I used to always say I wanted my life to be good enough to be a movie, which meant appreciating the good, the bad, and even the ugly that life threw at me. Well, five years ago life threw me a pretty ugly curve ball. I was visiting Southern Utah with a guy I’d been dating for about six months. He had swept me off my feet and we were having the time of our lives. He was full of adventure, and even though I had permanent white knuckles, it was also the most alive I had ever felt.
We had gone out for a morning hike, and I can still picture the incredible view. It felt like we were on top of the world, with the gorgeous red rocks spiking into the sky as far as we could see. I looked over at my boyfriend and said, "At this moment, my life is exactly perfect. I'm just so happy and there is nothing I would change." He smiled, held me from behind and kissed me. It was straight out of a movie. It was perfect and it was the best day of my life.
Fast forward four hours, as I was being Life Flighted to University Medical Center in Las Vegas. My boyfriend and I had gone for a drive on four wheelers and at one point I got spooked and went off the trail. My front wheels caught a ditch and the heavy machine rolled over me twice. My body just didn’t stand a chance. My boyfriend watched the whole thing in horror, completely helpless. Once I stopped, I yelled to him, “Don’t move me. Call Life Flight. How’s my face?” He still pokes fun at me to this day that my face was the first of my worries.
My face was totally fine, but my body was another story. I had broken nine ribs, my clavicle, and my back at T4 (bra strap level). When my back broke, it compressed my spinal cord, paralyzing me instantly. After the accident came months of recovery in various hospitals, as well as hardship and healing in every way possible. On the bright side, that boyfriend is now my husband and we have an incredible two year old son. Just a few months ago we decided to move our little family to Maui where my body feels much better. I’m now focusing all of my energy on my overall wellbeing while living out my dream of being a writer.
After years of frustration and questions, I have come to the realization that my injury has been a catalyst towards something bigger and better, and I have only scratched the surface of what that is. Trust me, that shift didn’t happen overnight, but it did involve a lot of self exploration. If it wasn’t for my accident, I would have missed out on the growth from the challenges and the strength from the scars. My life may not be perfect, but it sure is special.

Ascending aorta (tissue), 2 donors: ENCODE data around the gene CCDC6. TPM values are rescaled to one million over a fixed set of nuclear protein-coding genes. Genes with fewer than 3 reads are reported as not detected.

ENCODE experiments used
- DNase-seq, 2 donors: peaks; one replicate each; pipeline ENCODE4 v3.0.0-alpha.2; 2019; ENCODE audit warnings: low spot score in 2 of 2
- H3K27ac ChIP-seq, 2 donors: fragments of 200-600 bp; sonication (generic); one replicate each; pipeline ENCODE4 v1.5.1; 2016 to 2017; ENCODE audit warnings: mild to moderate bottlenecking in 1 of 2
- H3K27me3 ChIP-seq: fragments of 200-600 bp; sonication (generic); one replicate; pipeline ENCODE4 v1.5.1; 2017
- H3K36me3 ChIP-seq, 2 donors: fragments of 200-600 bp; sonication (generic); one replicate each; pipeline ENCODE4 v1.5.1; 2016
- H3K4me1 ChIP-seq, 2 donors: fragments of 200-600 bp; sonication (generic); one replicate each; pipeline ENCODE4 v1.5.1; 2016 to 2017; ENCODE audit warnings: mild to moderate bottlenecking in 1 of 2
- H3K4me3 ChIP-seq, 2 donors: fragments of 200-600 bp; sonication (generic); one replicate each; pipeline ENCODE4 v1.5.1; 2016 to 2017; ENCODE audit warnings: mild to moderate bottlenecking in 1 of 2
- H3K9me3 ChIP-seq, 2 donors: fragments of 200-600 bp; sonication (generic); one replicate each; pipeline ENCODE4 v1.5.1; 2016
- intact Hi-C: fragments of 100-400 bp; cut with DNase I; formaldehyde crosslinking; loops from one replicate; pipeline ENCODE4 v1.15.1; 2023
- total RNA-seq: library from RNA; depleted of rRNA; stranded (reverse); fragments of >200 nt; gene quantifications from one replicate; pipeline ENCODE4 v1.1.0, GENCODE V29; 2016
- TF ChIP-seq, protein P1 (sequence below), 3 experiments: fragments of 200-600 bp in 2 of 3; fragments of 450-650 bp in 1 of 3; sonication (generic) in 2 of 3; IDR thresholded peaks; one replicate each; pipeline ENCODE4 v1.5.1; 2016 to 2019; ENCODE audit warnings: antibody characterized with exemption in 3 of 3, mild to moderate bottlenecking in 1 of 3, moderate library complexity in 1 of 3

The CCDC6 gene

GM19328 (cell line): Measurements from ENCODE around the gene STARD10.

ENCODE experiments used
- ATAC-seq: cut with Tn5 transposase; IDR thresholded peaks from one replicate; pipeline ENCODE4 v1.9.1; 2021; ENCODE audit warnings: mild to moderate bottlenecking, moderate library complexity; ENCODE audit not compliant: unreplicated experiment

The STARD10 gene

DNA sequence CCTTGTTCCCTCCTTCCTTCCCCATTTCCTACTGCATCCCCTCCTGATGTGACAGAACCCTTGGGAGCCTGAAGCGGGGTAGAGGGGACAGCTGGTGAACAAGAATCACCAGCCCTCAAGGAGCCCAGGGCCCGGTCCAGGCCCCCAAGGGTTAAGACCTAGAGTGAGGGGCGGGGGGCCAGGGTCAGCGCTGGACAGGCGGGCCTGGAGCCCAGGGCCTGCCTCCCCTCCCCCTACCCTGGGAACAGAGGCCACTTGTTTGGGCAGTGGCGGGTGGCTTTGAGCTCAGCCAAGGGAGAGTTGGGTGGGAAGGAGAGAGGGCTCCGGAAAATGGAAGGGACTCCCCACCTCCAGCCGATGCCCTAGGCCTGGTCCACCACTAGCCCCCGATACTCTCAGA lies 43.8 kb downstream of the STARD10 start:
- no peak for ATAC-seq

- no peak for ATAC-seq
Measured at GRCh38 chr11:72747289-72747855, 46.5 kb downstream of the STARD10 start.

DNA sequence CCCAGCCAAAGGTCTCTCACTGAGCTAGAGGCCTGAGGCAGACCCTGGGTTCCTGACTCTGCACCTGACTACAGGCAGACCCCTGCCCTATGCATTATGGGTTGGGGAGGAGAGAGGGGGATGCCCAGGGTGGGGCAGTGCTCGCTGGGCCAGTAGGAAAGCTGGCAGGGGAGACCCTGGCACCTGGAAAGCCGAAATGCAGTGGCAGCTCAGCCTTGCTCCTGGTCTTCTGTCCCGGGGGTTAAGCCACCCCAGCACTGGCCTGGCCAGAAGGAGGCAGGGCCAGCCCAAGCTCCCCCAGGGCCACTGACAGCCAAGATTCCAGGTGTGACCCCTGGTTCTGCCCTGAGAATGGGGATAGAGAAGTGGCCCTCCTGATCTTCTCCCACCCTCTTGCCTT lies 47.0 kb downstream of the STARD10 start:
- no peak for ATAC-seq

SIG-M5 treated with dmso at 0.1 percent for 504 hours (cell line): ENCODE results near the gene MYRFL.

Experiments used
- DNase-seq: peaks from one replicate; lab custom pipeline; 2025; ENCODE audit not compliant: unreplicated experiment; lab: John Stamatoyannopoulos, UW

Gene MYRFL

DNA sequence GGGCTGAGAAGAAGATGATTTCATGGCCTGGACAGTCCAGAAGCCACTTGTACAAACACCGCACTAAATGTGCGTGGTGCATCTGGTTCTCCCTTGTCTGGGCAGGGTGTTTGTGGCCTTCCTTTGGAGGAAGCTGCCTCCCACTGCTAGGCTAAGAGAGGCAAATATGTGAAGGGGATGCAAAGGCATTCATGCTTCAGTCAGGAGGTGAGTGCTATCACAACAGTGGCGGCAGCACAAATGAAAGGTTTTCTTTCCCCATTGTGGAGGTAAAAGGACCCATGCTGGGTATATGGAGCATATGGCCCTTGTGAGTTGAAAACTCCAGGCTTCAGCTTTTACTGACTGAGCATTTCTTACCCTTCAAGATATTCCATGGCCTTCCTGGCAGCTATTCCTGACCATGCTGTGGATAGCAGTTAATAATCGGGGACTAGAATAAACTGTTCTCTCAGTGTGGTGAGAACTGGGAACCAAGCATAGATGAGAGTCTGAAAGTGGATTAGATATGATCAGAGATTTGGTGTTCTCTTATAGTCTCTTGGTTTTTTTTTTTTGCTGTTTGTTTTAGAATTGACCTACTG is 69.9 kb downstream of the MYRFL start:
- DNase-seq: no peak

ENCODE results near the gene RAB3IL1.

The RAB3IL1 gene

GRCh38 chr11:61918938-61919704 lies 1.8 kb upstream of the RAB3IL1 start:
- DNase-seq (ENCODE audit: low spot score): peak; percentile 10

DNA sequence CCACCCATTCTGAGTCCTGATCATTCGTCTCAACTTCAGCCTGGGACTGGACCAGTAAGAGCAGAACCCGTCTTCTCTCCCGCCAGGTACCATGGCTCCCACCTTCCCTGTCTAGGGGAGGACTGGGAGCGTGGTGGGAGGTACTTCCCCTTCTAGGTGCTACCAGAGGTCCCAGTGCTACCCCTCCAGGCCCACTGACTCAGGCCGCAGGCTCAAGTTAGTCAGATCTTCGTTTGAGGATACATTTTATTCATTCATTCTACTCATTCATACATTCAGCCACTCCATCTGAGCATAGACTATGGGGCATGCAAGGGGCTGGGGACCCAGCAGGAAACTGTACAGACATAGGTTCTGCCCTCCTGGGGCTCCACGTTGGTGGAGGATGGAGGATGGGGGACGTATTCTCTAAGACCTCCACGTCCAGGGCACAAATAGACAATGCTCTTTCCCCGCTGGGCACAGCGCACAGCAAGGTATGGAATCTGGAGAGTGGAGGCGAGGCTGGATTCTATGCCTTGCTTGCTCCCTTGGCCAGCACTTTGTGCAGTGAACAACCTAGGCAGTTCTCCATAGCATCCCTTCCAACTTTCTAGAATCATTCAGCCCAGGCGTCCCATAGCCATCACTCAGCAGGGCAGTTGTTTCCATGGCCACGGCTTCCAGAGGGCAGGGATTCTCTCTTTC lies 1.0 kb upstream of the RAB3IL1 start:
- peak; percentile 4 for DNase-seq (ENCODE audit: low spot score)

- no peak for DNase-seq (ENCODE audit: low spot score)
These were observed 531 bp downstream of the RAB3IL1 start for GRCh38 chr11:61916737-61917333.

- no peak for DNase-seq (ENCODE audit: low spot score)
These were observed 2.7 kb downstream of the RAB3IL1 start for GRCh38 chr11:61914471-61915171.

My favorite experience so far is a beautiful project I’m working on with with artist Christina DeHoff. I approached her with the fantasy to see myself walk again in one of her paintings, and to have it in time for the 5 year anniversary of my accident on September 22nd. As we were talking about my vision for the piece, I surprised myself with a thought so pure, honest and on point, but somehow I didn't know existed until that moment. I told her with tears streaming down my face, "I believe I will walk again and this picture will one day come to fruition, but I'm ok with the fact it hasn't happened yet, as I still have a lot of work to do. This picture will be a reminder of how hard I need to work. I think I'm not walking yet because I need to be able to connect with others who are also disabled, and I need to be at their level in order to do so. I need to remain relatable for others who are also facing a disability, and then we will get to a place where we can all rise together”. From that moment, I stopped being impatient with my goal to walk, and instead, began fully enjoying the process.
We have the potential to see each challenge as a lesson or motivation, rather than become a victim. The choice is ours. When I was deciding on the name of my blog, Vertical Blonde, it stemmed from the goal to walk again, but it has evolved into a mindset. It is that mindset which has given me the power to turn my accident into a purpose and thrive. My hope is for others to know they too can take control of their perspective lens, give their life the meaning they want, and live Vertically.